In a typical fish-out-of-water fashion, the stiff businessman Clay finds himself at odds with the contrasting Saudi Arabian atmosphere, clashing against the cultural differences and the increasingly difficult business-related problems.

Along the way he becomes friends with an eccentric taxi driver who has a love for ’80s music, Yousef (Alexander Black) and Zahra (Sarita Choudhury), a female doctor that Clay starts to develop romantic feelings for.

The Lack of Payoffs

To address the main problems with A Hologram For The King, you must understand the idea of narrative sets up and payoffs, and how great movies have the ability to introduce various plot strands that intersect in creative and cohesive fashions.

Most films follow the basic function of equilibrium (normality), disequilibrium (something’s different), and new equilibrium (new normality), a standard three-act structure that can be applied for most genres: romantic comedies (boy meets girl), horror (boy meets monster), and action (boy meets conflicting element).

When movies attempt to mess with this linear type of storytelling, like most experiments, it can be a wild success or a complete mess, depending on the craft of the filmmaker(s) behind the material. During this three-act structure, a film is usually filled with various subplots, which can perform several functions: propel the main narrative further, explore character functionality, introduce thematic content, or feature pure entertainment that keeps the film enjoyable.

Great films marry the subplots and main narrative successfully, making sure that not a scene is wasted and that these subplots are organically driven by the story, not on separate tracks, as this can give a film a feeling of being detracted, meandering or overlong.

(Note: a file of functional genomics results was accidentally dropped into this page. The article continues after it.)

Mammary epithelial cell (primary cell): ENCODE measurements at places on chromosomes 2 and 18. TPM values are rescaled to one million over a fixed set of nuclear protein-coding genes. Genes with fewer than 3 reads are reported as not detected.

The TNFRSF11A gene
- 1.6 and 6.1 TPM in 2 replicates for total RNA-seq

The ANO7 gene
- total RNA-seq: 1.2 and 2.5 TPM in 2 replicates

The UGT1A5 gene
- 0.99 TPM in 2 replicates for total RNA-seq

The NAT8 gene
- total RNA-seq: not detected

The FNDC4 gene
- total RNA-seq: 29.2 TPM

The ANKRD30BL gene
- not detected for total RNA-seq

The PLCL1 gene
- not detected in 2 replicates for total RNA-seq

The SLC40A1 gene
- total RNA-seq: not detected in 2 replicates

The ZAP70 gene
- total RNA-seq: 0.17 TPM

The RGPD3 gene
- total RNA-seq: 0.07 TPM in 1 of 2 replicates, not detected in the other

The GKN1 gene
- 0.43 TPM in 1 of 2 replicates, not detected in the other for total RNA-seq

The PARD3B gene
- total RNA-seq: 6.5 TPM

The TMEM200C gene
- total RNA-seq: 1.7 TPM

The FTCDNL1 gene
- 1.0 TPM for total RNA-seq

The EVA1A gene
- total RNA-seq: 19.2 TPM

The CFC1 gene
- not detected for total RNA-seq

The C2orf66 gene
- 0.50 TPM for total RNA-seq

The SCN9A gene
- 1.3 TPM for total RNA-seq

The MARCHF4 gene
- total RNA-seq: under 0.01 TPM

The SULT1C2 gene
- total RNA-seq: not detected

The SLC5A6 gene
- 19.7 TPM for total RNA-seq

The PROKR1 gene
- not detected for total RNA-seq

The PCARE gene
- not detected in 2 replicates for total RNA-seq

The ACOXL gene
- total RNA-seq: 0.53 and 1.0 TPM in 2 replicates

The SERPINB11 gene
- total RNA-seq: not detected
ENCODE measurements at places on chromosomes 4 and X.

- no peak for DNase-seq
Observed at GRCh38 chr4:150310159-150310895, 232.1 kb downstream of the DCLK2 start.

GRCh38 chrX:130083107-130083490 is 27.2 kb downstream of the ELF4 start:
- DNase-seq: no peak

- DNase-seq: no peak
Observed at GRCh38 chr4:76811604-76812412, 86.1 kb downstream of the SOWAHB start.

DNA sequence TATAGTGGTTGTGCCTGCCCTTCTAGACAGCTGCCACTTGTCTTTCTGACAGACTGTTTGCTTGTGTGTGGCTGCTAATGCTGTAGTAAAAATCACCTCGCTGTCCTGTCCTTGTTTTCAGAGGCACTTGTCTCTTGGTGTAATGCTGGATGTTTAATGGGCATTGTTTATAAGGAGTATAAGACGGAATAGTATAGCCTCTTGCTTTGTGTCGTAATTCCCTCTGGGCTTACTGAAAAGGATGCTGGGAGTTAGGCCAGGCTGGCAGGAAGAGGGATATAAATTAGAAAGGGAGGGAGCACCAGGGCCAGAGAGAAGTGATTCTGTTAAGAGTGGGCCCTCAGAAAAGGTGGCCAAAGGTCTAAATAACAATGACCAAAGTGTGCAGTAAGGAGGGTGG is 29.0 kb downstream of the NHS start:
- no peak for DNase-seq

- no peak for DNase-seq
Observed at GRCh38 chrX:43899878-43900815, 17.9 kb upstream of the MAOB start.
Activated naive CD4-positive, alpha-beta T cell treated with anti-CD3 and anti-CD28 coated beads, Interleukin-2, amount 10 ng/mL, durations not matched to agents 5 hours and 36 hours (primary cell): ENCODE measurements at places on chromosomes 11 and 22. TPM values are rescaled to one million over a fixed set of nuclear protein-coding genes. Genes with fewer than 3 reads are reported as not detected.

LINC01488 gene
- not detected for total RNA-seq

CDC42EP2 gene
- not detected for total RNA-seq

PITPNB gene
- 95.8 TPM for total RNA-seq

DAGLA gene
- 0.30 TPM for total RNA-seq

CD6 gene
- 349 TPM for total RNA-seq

A HOLOGRAM FOR THE KING: A Rambling Mess of a Film
source: Lionsgate

The Coen Brothers are terrific at interweaving their various subplots in a cohesive fashion, with a prime example being their work in Fargo. In Fargo, we are introduced to various characters, settings and arbitrary scenes which all come together by the film’s ending, loose strands which all contribute towards a mutli-layered, intelligent type of filmmaking that few filmmakers can capture.

To see an example of bad subplot integration, an easy example (one that most people have seen) is Tommy Wisceau’s The Room, where we laugh at how pointless and random the characters and scenes are. Whilst these two films are at extreme polar opposites, they highlight the importance of understanding the building of narrative, something which A Hologram for the King simply doesn’t, and it’s the film’s biggest detriment.

The film crams in so many subplots within its 95-minute running time that it becomes quite ridiculous, to the point where it sometimes feels like you’re watching a “Previously On” catch-up montage of a decent Tom Hanks TV series.